In this paper we make a proposal for reforming biomedical research that is aimed to align research more closely with the so-called fair-share principle according to which the proportions of global resources assigned to different diseases should agree with the ratios of human suffering associated with those diseases.
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  35. Antonio Casado Rochdaa & José Antonio Seoane (2008). Alternative Consent Models for Biobanks: The New Spanish Law on Biomedical Research. Bioethics 22 (8):440-447.score: 180.0
    This article provides an overview of recent contributions to the debate on the ethical use of previously collected biobank samples, as well as a country report about how this issue has been regulated in Spain by means of the new Biomedical Research Act, enacted in the summer of 2007. By contrasting the Spanish legal situation with the wider discourse of international bioethics, we identify and discuss a general trend moving from the traditional requirements of informed consent towards new (...)
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  36. Christiane Auray-Blais & Johane Patenaude (2006). A Biobank Management Model Applicable to Biomedical Research. BMC Medical Ethics 7 (1):1-9.score: 180.0
    Background The work of Research Ethics Boards (REBs), especially when involving genetics research and biobanks, has become more challenging with the growth of biotechnology and biomedical research. Some REBs have even rejected research projects where the use of a biobank with coded samples was an integral part of the study, the greatest fear being the lack of participant protection and uncontrolled use of biological samples or related genetic data. The risks of discrimination and stigmatization are (...)
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  37. Charles Weijer & E. J. Emanuel, Protecting Communities in Biomedical Research.score: 180.0
    Although for the last 50 years, ethicists dealing with human experimentation have focused primarily on the need to protect individual research subjects and vulnerable groups, biomedical research, especially in genetics, now requires the establishment of standards for the protection of communities. We have developed such a strategy, based on five steps. (i) Identification of community characteristics relevant to the biomedical research setting, (ii) delineation of a typology of different types of communities using these characteristics, (iii) (...)
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  38. Janet L. Brody, David G. Scherer, Robert D. Annett & Melody Pearson-Bish (2003). Voluntary Assent in Biomedical Research with Adolescents: A Comparison of Parent and Adolescent Views. Ethics and Behavior 13 (1):79 – 95.score: 180.0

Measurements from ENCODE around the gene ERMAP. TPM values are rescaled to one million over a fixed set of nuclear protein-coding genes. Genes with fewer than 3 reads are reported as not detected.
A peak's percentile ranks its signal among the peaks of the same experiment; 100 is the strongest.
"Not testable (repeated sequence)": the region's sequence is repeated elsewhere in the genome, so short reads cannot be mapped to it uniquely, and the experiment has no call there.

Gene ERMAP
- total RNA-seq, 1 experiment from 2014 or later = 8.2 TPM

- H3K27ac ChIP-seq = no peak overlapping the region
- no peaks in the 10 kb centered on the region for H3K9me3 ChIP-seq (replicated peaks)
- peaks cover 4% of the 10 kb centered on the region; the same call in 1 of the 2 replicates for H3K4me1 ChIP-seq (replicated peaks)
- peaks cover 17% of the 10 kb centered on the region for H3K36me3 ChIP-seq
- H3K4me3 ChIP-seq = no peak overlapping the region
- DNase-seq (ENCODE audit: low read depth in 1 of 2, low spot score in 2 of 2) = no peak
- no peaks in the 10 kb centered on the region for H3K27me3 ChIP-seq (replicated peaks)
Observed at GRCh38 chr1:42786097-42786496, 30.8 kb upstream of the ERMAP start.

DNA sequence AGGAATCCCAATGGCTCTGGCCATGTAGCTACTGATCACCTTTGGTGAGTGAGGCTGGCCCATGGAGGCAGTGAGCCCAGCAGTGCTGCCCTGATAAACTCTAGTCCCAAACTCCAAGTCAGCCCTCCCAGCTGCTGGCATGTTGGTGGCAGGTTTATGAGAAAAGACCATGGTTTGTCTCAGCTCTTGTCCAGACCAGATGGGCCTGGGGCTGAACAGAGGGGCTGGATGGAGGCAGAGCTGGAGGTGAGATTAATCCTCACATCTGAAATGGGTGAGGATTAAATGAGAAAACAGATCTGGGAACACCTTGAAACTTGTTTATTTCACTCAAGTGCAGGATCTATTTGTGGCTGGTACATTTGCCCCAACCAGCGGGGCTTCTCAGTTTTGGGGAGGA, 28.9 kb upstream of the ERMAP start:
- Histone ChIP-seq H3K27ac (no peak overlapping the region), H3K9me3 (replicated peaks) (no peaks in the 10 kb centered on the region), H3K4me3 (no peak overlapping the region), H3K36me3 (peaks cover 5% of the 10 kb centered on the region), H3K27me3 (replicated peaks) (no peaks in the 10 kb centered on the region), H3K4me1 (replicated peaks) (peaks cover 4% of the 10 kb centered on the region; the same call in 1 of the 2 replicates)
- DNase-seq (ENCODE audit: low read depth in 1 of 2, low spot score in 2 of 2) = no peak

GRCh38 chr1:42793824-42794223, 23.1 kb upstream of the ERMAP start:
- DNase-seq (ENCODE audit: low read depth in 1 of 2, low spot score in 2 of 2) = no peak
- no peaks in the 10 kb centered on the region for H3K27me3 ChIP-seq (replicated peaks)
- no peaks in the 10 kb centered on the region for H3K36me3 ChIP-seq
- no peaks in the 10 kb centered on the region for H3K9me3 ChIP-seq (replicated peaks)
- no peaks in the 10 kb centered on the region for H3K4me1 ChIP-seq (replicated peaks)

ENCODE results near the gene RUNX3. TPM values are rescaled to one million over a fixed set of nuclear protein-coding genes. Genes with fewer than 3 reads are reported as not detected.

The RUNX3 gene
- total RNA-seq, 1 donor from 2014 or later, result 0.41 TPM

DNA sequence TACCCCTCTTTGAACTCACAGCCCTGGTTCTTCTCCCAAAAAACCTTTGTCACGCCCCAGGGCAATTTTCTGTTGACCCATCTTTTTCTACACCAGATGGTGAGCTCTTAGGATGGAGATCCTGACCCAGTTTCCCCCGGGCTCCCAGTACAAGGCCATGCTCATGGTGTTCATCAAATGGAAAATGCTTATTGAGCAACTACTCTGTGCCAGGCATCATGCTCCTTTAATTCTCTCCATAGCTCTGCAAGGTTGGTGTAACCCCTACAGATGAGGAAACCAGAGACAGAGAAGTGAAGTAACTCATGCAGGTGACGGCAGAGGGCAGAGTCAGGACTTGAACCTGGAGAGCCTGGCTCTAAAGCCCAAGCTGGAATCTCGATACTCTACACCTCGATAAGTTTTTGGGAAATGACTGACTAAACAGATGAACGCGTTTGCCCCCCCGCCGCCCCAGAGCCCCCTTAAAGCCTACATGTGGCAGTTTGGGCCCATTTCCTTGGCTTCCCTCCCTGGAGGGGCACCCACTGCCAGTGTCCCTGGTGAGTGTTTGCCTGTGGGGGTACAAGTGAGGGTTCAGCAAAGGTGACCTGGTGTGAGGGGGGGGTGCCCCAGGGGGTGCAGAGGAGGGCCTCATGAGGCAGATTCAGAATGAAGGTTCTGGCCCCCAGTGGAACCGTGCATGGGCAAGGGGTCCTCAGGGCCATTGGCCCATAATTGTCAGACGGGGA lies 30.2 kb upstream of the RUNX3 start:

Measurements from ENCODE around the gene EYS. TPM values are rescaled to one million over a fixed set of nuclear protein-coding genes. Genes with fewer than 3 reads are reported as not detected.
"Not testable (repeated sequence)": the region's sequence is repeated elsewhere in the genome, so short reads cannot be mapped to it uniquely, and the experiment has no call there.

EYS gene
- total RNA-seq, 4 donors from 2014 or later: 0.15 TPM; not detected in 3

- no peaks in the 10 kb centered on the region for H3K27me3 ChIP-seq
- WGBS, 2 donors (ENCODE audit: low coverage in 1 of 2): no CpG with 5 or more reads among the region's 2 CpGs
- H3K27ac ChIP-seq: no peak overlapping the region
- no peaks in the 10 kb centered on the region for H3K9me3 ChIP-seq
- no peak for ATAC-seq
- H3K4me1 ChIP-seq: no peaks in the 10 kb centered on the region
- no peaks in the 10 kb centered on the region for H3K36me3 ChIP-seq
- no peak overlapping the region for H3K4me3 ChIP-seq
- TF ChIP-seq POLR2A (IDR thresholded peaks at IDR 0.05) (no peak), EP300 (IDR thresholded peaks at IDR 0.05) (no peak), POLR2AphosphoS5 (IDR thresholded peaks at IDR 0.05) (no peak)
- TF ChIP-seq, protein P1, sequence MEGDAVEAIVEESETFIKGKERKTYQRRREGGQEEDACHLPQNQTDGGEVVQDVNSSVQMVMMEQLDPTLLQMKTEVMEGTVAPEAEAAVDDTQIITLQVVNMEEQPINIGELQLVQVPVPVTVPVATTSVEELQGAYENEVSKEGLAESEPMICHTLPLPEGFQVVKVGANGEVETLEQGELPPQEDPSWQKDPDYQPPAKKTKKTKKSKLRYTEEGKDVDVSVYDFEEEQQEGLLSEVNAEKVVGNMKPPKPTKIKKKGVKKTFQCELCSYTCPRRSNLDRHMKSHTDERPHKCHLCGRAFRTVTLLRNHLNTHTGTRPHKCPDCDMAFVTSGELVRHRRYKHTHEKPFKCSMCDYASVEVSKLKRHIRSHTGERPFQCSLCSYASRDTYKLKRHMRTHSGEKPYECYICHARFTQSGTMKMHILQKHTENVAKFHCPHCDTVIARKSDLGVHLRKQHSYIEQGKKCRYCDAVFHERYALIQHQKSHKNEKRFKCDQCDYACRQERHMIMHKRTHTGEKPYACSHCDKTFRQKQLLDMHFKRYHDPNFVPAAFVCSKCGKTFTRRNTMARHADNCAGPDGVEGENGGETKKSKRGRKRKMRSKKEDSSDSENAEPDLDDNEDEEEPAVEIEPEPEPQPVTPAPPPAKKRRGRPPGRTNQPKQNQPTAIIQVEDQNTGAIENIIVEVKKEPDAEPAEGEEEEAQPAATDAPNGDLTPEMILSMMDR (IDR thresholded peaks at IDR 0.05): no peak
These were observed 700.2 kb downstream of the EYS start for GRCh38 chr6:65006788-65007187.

An informed consent and voluntary assent in biomedical research with adolescents is contingent on a variety of factors, including adolescent and parent perceptions of research risk, benefit, and decision-making autonomy. Thirty-seven adolescents with asthma and their parents evaluated a high or low aversion form of a pediatric asthma research vignette and provided an enrollment decision; their perceptions of family influence over the participation decision; and evaluations of risk, aversion, benefit, and burden of study procedures. Adolescents and (...)
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  39. E. Christensen (2012). The Re-Emergence of the Liberal-Communitarian Debate in Bioethics: Exercising Self-Determination and Participation in Biomedical Research. Journal of Medicine and Philosophy 37 (3):255-276.score: 180.0
    Biomedical research has brought to the fore the issue of which rights and duties we have to each other and society. Several scholars have advocated reframing the notion of participation, arguing that we have a moral duty to participate in research from which we all benefit. However, less attention has been paid to how we justify and defend the concept of self-determination and what the implications are in a biomedical setting. The author discusses the value and (...)
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  40. Matthew Weed (2004). Ethics, Regulation, and Biomedical Research. Kennedy Institute of Ethics Journal 14 (4):361-368.score: 180.0
    : Controversy has surrounded the institutions that facilitate discussion and regulation of American biomedical research for years. Recent challenges to the legitimacy of the President's Council on Bioethics have been focused on stem cell research. These arguments represent an opportunity to reconsider the legislation under which stem cell research is regulated, as well as to consider preexisting bodies like the Recombinant DNA Advisory Committee and National Bioethics Advisory Commission. This paper proposes a Federal Life Sciences Policy (...)
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  41. Dannie Di Tillio-Gonzalez Ruth L. Fischbach (2008). Harmonizing Regulations for Biomedical Research: A Critical Analysis of the Us and Venezuelan Systems. Developing World Bioethics 8 (3):167-177.score: 180.0
    This article aims to compare the national legal systems that regulate biomedical research in an industrialized country (United States) and a developing country (Venezuela). A new international order is emerging in which Europe, Japan and the United States (US) are revising common guidelines and harmonizing standards. In this article, we analyze – as an example – the US system. This system is controlled by a federal agency structured to regulate research funded by the federal government uniformly, either (...)